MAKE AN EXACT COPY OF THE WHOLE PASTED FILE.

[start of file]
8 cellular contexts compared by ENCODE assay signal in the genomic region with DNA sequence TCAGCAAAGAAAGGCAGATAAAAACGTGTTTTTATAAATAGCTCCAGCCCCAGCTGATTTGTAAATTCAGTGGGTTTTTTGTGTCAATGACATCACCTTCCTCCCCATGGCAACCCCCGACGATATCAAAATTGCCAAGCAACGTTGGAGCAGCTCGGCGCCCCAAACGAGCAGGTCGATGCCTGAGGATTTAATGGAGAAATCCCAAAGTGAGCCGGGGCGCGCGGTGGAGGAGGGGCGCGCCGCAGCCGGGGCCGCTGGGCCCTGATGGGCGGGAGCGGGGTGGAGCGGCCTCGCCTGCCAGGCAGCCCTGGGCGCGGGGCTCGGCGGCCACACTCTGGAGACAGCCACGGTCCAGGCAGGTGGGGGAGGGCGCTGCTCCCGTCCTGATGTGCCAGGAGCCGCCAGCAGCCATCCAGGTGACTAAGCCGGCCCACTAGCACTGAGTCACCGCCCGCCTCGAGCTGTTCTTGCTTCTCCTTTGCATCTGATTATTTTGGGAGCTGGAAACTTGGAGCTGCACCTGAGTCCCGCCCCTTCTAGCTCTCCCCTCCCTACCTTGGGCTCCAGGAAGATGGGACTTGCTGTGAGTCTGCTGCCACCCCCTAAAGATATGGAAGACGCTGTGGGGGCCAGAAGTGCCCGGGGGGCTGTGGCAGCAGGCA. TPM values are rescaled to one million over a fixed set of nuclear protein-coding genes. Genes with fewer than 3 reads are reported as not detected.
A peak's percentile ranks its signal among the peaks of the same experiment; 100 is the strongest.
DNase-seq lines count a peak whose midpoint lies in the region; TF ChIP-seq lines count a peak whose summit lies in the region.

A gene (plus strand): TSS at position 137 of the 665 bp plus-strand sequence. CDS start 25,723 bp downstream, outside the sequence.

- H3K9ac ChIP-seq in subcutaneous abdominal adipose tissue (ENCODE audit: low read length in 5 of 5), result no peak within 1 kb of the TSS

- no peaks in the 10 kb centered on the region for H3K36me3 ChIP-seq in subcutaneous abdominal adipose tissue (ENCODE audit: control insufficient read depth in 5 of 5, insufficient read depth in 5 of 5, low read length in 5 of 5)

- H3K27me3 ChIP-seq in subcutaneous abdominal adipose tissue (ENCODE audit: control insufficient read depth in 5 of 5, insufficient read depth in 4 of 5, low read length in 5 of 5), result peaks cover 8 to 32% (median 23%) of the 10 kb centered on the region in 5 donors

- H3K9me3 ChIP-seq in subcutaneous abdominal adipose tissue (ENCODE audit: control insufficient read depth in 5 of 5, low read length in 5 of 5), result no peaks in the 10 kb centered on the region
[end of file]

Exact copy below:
8 cellular contexts compared by ENCODE assay signal in the genomic region with DNA sequence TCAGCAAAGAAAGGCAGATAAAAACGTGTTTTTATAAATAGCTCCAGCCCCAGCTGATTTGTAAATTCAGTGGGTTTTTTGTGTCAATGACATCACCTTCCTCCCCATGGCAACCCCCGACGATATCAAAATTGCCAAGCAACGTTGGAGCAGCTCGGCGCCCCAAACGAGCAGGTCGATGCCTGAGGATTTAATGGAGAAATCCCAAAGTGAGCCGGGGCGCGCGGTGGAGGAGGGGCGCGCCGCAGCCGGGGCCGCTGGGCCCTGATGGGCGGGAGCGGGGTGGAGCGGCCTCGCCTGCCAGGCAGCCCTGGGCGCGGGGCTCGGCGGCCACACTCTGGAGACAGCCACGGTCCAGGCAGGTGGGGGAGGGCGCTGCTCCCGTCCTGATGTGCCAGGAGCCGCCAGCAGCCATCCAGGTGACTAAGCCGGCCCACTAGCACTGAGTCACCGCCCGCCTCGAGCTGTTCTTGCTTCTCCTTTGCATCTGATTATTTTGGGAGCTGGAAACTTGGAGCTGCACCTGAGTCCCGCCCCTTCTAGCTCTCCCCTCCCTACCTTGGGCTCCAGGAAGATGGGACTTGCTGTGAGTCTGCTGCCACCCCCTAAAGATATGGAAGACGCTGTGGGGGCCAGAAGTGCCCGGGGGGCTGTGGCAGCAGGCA. TPM values are rescaled to one million over a fixed set of nuclear protein-coding genes. Genes with fewer than 3 reads are reported as not detected.
A peak's percentile ranks its signal among the peaks of the same experiment; 100 is the strongest.
DNase-seq lines count a peak whose midpoint lies in the region; TF ChIP-seq lines count a peak whose summit lies in the region.

A gene (plus strand): TSS at position 137 of the 665 bp plus-strand sequence. CDS start 25,723 bp downstream, outside the sequence.

- H3K9ac ChIP-seq in subcutaneous abdominal adipose tissue (ENCODE audit: low read length in 5 of 5), result no peak within 1 kb of the TSS

- no peaks in the 10 kb centered on the region for H3K36me3 ChIP-seq in subcutaneous abdominal adipose tissue (ENCODE audit: control insufficient read depth in 5 of 5, insufficient read depth in 5 of 5, low read length in 5 of 5)

- H3K27me3 ChIP-seq in subcutaneous abdominal adipose tissue (ENCODE audit: control insufficient read depth in 5 of 5, insufficient read depth in 4 of 5, low read length in 5 of 5), result peaks cover 8 to 32% (median 23%) of the 10 kb centered on the region in 5 donors

- H3K9me3 ChIP-seq in subcutaneous abdominal adipose tissue (ENCODE audit: control insufficient read depth in 5 of 5, low read length in 5 of 5), result no peaks in the 10 kb centered on the region